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Abstract: “Advanced computer architectures rely mainly on compiler optimizations for parallelization, vectorization, and pipelining. Efficient code generation is based on a control dependence analysis to find the basic blocks and to determine the regions of control. However, unstructured branch statements, such as jumps and goto’s, render the control flow analysis difficult, time-consuming, and result in poor code generation. Branches are part of many programming languages and occur in legacy and maintenance code as well as in assembler, intermediate languages, and byte code. A simple and effective technique is presented to convert unstructured branches into hammock graph control structures. Using three basic transformations, an equivalent program is obtained in which all control statements have a well-defined scope. In the interest of predication and branch prediction, the number of control variables has been minimized, thereby allowing a limited code replication. The correctness of the transformations has been proven using an axiomatic proof rule system. With respect to previous work, the algorithm is simpler and the branch conditions are less complex, making the program more readable and the code generation more efficient. Additionally, hammock graphs define single entry single exit regions and therefore allow localized optimizations. The restructuring method has been implemented into the parallelizing compiler FPT and allows to extract parallelism in unstructured programs. The use of hammock graph transformations in other application areas such as vectorization, decompilation, and assembly program restructuring is also demonstrated.”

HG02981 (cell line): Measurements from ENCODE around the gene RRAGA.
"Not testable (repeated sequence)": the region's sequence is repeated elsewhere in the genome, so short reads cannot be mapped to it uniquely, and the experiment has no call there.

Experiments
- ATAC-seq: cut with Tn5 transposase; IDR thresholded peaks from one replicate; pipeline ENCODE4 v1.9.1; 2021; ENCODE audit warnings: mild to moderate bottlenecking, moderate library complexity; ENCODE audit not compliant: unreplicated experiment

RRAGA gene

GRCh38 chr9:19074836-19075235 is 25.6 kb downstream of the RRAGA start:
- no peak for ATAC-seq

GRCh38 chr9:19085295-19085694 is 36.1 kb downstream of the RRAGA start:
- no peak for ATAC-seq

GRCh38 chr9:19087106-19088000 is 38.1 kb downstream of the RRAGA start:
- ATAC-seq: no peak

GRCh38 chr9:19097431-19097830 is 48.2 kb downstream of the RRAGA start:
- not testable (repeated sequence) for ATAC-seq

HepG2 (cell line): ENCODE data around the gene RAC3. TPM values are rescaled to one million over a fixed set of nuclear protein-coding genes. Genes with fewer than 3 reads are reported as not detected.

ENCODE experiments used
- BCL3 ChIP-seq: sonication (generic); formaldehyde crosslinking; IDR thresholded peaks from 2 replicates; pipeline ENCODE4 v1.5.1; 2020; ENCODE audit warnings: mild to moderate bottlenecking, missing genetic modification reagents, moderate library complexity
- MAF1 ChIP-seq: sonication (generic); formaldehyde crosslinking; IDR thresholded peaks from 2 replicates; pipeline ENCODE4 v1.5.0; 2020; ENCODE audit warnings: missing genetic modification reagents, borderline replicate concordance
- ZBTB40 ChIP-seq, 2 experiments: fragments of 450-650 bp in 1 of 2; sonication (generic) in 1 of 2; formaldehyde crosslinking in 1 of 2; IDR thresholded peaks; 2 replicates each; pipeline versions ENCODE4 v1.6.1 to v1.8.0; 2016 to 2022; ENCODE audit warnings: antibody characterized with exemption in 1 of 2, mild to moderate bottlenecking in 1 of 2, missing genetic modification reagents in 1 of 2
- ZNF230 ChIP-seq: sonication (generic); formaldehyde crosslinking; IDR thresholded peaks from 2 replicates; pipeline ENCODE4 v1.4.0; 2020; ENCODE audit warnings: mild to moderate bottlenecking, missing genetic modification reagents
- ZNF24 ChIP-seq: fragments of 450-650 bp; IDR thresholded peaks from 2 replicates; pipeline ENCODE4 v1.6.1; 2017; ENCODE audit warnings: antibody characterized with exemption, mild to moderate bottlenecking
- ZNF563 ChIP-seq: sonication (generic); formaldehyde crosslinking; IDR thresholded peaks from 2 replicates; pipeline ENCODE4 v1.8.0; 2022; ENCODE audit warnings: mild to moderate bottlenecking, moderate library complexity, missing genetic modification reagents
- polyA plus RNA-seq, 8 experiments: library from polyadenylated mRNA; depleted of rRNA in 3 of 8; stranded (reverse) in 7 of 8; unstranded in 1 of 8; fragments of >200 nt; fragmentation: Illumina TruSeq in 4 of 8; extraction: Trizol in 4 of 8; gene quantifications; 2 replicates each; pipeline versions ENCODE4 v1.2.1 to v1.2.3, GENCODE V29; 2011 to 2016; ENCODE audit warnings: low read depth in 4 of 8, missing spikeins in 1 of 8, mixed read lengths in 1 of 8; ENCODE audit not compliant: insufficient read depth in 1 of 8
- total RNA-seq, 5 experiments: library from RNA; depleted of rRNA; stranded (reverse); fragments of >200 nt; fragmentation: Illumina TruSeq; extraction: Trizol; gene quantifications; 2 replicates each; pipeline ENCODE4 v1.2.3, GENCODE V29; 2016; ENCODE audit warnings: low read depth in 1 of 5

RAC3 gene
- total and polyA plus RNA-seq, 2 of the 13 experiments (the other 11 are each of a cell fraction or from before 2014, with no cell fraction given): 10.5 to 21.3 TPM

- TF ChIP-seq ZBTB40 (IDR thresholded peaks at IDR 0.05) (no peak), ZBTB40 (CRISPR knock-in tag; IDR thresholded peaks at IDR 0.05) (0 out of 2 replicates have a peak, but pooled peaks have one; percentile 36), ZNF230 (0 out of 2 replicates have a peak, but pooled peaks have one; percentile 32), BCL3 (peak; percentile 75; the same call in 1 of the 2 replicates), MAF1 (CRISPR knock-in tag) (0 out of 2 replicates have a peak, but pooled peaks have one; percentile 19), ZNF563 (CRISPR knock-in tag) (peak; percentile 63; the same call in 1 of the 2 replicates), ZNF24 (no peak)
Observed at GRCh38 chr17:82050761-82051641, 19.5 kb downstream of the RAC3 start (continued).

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    Meta: As in previous discussion about side effect of filters, I used CompSci and Programming instead of Fortran since it’s about a generic algorithm whose example just happened to be Fortran. Folks filtering fortran might like the generic algorithms, data structures, or whatever in these kinds of papers. So, I’m doing either just Programming or Programming + CompSci depending on source, nature of work, and so on. Sound reasonable @pushcx, @Irene, and @alynpost?

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      Please tag the implementation language if we have the tag for it, and programming if there’s no implementation language or it’s one we don’t have a tag for. There’s something to learn about the fundamentals in just about every post and there’s no other good place to draw a clear line whether to use a language-specific tag or just compsci.

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        Thanks for the response. Will do! :)